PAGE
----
In a tale of three cities, a new robot alliance will compare notes to find the best balance of research, startup incentives, and industrial use of robotics and AI.
BOSTON — The second annual HUBweek event here last week was a chance for Boston to demonstrate its leadership and alliances in technology, the arts, and commerce. Visitors could see demos and attend workshops by wandering through geodesic domes and metal shipping containers in City Hall Plaza. At one session, representatives from three cities outlined an ambitious robot alliance.
During the “Lunch With Robots: Building a Mega-Cluster for Artificial Intelligence and Robotics,” Justin Kang, vice president of economic growth for the Greater Boston Chamber of Commerce, explained how Boston, Pittsburgh, and Montreal could learn from one another.
Pittsburgh leads by example
“Pittsburgh’s transformation from a steel town to high tech has been an example,” Kang said. “Like the other cities, it has strong academics and workforce. We recently took 30 people to Pittsburgh with MassRobotics.”
Tom Ryden, executive director of MassRobotics, led the discussion. MassRobotics is a nonprofit dedicated to helping the robotics community in Massachusetts and worldwide. “Why is Pittsburgh important for robotics?” he asked the panel.
Three highlights of the Pittsburgh visit included the National Robotics Engineering Center at Carnegie Mellon University (CMU), a robot-assisted surgical demonstration at the University of Pittsburgh Medical Center, and the Girls of Steel robotics team, recalled Kang, whose organization has 1,300 businesses as members.
Ryan Gent, director of membership at the Pittsburgh Technology Council, noted that the pool of CMU graduates as prospective employees has encouraged companies such as Google and Uber to set up shop in Pittsburgh. The council has 1,100 member companies.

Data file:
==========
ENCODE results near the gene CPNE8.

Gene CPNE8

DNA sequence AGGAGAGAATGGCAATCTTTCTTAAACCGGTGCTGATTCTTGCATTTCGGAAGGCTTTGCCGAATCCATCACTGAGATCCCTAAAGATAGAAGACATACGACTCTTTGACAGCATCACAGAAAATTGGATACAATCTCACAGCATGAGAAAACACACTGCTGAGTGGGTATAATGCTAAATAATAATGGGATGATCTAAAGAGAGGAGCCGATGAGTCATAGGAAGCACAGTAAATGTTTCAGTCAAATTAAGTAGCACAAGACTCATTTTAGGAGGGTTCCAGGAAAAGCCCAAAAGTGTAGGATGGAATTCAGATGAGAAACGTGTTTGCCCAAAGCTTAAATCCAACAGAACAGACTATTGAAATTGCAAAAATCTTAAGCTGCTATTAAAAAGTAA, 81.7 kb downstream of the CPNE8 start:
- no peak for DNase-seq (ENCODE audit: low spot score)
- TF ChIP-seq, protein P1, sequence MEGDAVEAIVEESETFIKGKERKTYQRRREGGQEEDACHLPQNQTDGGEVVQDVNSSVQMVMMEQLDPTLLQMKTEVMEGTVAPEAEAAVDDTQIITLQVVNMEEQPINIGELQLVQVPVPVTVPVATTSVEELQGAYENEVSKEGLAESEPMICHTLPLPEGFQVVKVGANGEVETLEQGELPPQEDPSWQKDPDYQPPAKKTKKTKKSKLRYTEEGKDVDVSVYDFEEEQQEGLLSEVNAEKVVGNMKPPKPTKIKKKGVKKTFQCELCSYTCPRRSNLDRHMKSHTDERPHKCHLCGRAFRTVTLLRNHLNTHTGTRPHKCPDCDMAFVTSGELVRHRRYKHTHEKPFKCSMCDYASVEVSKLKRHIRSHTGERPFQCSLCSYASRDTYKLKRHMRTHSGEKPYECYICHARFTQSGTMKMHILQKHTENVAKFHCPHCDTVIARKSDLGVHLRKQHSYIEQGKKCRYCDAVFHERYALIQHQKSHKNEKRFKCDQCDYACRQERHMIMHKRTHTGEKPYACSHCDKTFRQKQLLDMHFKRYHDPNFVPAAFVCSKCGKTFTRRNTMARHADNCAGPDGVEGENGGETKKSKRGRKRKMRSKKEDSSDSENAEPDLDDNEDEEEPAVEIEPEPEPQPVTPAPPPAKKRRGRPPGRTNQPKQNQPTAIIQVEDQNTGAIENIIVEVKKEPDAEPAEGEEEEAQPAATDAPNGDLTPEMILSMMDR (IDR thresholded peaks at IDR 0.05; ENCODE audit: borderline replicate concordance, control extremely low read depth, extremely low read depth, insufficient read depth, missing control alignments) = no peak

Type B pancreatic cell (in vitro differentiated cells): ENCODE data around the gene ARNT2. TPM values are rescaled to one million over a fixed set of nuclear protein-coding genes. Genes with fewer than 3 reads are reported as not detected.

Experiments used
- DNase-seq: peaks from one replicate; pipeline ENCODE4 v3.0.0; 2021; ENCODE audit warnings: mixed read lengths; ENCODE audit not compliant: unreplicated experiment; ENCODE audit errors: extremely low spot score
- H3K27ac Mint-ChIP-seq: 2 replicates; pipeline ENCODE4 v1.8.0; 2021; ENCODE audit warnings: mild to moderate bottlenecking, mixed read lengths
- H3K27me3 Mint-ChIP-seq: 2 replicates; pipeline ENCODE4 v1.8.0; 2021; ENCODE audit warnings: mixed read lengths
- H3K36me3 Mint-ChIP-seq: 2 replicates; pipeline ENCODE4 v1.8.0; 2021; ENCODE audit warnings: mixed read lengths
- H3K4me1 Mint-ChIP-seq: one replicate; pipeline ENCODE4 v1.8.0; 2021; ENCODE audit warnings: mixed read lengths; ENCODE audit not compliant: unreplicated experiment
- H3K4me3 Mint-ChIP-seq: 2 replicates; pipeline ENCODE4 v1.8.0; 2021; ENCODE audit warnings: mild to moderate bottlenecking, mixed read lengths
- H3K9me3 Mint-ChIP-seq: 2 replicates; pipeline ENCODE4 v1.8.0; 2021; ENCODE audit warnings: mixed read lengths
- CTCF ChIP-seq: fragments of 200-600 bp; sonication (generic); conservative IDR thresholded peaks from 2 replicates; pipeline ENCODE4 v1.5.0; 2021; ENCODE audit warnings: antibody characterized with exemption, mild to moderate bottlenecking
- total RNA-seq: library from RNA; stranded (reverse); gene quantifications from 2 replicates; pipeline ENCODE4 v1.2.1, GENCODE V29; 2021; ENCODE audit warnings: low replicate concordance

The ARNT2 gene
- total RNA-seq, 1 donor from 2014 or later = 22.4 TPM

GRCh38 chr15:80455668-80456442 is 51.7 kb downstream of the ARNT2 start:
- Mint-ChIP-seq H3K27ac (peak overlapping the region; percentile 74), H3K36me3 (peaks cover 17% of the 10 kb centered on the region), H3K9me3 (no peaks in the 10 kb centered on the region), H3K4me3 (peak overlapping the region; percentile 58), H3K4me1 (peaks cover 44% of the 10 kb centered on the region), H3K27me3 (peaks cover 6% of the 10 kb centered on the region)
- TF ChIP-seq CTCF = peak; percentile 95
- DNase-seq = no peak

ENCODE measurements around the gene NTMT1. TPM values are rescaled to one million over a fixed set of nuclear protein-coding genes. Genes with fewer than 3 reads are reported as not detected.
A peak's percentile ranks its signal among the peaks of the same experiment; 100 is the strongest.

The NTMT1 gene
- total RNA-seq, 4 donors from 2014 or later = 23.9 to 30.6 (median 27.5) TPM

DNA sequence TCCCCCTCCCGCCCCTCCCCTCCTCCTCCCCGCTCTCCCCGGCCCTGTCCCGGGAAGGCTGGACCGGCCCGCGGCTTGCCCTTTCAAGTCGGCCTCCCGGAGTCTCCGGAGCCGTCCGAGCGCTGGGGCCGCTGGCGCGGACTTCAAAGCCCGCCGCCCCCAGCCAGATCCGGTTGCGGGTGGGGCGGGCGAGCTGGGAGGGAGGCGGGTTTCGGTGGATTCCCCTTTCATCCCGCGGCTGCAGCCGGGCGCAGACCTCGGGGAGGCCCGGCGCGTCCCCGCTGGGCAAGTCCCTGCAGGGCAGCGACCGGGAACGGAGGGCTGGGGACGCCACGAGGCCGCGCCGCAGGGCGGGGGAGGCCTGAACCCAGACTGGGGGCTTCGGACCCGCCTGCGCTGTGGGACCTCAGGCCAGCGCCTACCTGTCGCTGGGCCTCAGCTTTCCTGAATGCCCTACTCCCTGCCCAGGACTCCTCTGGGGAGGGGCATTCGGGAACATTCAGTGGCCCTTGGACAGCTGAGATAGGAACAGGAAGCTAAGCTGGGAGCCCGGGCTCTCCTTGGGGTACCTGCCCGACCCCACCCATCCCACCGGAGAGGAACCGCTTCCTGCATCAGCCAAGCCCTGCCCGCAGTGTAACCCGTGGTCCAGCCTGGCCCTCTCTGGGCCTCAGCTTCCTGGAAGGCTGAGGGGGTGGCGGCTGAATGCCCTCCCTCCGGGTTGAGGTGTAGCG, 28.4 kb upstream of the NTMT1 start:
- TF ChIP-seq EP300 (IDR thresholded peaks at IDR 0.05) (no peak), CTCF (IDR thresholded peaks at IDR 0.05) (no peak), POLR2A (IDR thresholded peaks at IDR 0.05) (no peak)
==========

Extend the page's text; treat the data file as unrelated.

Pittsburgh is also home to the Advanced Robotics for Manufacturing (ARM) Institute, a nationwide public-private initiative to promote advanced automation and retraining in industry.
Canada offers incentives
Pittsburgh isn’t the only city pursuing leadership in automation as a path to success.
“Montreal is the university capital of Canada, with 200,000 students,” said Patricia Gruver-Barr, research, innovation, and trade attache for the government of Quebec.
She noted that about 9,000 of those people are studying AI and big data, and 75,000 are employed by tech companies such as Microsoft and Facebook.
Gruver-Barr said that various government agencies have provided $5 million to create the first “observatory” on ethics around AI and that the Canadian federal and provincial governments are investing tens of millions of dollars in AI leadership. Toronto is also positioning itself as an AI leader.
Boston brings robot alliance together
Ryden noted that not only are there more than 150 robotics companies in Massachusetts, but the city of Boston also allows for testing of self-driving vehicles in the Seaport District. The regulatory environment is different than in other cities and more supportive of innovators, he said.
However, there are challenges with taking autonomous cars across state lines, said Ryden, who also spoke at RoboBusiness 2018 last month (see below).
Gent said that a robot alliance offers the ability to do benchmarking of how well regulations, tax credits, and other policies are working to stimulate local economies.